They may not be able to unlock it, but if you want to hide evidence, the best thing is to physically destroy the phone. The recent shooter in Pensacola merely put a bullet through his phone, missing the tiny hard drive. The FBI were able to reconstruct it, and now all they need is a passcode. Incinerate your entire phone.

    Another risk is a bugged phone. If you are already a suspect, your phone could be bugged with malware. This way, it will simply wait until you unlock your phone before executing. If it's a rootkit, it will be able to see and monitor everything.

    The FBI has been able to unlock past iPhones. They paid Cellebrite about $1,000,000 to unlock the terrorist's phone. They cloned the hard drive and used brute force.

    Source(s): Certified in cybersecurity
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  • Lv 7
    1 month ago

    iphones are notoriously insane to try to crack, even for pro hackers.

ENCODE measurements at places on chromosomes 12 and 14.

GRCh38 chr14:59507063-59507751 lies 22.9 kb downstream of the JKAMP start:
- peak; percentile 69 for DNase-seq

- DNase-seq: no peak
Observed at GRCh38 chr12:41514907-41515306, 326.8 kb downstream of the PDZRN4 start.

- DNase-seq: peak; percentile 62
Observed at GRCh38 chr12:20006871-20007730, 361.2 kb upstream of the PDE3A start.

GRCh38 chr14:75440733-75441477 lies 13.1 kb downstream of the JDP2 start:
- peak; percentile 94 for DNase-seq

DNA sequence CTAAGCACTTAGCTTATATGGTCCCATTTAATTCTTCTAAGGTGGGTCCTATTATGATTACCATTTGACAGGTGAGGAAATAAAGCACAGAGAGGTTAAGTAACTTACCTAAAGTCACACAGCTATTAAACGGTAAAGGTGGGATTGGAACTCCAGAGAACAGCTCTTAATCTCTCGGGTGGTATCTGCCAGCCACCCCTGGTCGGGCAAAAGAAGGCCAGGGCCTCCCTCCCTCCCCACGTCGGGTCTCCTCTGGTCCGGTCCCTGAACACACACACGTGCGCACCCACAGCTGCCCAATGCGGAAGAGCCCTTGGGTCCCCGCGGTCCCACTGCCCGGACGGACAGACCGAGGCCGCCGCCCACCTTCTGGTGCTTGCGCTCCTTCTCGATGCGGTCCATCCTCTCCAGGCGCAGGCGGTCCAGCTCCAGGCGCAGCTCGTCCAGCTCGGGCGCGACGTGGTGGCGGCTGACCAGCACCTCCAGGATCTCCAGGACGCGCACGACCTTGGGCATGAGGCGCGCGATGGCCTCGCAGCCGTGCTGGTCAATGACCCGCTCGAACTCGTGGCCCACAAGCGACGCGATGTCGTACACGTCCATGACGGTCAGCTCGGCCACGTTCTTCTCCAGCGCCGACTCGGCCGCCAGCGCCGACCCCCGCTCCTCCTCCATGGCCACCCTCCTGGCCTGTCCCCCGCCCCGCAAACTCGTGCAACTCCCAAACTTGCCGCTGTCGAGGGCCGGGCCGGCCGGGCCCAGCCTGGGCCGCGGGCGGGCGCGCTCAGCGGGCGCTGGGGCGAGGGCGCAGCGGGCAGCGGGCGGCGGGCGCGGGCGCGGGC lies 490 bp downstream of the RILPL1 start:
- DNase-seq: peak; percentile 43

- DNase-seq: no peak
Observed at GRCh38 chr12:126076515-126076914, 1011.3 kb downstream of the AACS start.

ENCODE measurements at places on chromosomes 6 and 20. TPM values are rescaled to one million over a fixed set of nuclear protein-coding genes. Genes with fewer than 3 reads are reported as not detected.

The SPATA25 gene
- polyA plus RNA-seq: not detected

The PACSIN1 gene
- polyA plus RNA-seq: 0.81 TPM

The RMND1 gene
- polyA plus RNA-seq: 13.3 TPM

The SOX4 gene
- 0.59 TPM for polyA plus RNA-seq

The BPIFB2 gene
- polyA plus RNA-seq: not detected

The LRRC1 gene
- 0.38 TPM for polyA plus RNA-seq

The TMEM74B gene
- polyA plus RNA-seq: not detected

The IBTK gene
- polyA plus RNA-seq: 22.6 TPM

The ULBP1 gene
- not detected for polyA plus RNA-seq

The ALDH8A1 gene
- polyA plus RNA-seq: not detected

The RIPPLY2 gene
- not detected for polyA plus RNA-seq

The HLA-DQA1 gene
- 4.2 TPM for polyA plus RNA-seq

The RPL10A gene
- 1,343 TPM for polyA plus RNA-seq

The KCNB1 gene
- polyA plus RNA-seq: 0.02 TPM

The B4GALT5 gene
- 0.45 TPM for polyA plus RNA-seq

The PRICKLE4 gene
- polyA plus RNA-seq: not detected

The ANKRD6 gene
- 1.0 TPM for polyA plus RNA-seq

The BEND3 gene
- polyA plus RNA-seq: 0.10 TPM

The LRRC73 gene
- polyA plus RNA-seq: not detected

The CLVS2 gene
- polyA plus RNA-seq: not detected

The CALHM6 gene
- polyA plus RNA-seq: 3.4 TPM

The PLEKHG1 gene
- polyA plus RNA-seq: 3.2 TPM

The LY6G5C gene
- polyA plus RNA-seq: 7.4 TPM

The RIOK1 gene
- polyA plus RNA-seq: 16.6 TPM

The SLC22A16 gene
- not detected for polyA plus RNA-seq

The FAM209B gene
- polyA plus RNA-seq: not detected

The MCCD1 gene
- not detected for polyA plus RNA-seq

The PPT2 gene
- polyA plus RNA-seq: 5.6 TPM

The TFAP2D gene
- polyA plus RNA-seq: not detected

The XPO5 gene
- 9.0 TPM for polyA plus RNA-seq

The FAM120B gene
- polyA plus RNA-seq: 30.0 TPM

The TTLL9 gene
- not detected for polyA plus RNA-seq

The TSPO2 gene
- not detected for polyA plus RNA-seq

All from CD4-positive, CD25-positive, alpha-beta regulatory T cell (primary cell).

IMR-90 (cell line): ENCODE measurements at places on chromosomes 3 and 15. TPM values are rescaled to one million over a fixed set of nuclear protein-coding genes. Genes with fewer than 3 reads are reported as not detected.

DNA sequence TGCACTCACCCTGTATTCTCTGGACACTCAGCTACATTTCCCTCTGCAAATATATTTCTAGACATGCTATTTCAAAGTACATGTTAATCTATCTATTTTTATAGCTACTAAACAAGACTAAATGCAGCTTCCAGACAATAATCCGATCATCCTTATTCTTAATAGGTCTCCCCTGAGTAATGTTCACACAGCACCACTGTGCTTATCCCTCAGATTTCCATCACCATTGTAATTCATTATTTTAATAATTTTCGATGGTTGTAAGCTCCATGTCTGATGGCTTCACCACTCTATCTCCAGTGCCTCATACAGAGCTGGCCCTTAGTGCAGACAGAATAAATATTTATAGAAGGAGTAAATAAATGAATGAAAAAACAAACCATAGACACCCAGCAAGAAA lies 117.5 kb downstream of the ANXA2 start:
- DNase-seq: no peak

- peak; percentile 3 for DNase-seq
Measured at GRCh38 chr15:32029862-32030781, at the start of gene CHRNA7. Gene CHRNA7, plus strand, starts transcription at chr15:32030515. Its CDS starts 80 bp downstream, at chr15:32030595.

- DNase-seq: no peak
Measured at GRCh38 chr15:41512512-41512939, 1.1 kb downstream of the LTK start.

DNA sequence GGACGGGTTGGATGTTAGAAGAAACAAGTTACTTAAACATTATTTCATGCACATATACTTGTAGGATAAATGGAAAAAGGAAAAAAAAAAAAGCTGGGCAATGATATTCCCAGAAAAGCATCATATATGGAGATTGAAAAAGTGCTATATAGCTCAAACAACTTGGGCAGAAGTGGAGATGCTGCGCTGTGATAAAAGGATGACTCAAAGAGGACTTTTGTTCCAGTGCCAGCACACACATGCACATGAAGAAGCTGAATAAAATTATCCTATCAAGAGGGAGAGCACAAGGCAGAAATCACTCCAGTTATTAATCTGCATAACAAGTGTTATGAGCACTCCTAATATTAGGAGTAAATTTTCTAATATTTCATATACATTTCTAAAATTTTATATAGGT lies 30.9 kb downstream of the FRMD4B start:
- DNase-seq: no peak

they tried to force Apple to put in a backdoor, but they declined, even against legal pressures.

    heck, when you just FORGET your password and lock yourself out, they just tell you to wipe it...

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  • Anonymous
    1 month ago

    If I had something to hide then it would not be on my cell phone. Computers, and cell phones are devices that people will try to get into.

    If I have something to hide then I would make sure to put it somewhere online. If I had something to hide then I would make it less conspicuous, so maybe nobody would want to look at it. If I were to put whatever I want to hide somewhere online then I would make sure the rest of the world can't see it. Certain people probably would be able to see it, but they might not look at. Because if I were to make what I wanted to hide less conspicuous then it might not attract attention.

    You see if I were to put something I wanted to hide online then the police would never be able to find it. It does not matter if all the police worked together, and it would not make any difference to me if they hired all of the nerdiest people on this planet. The only way the police would be able to find whatever I hide is if I were to say where it is, and explained how it can be accessed.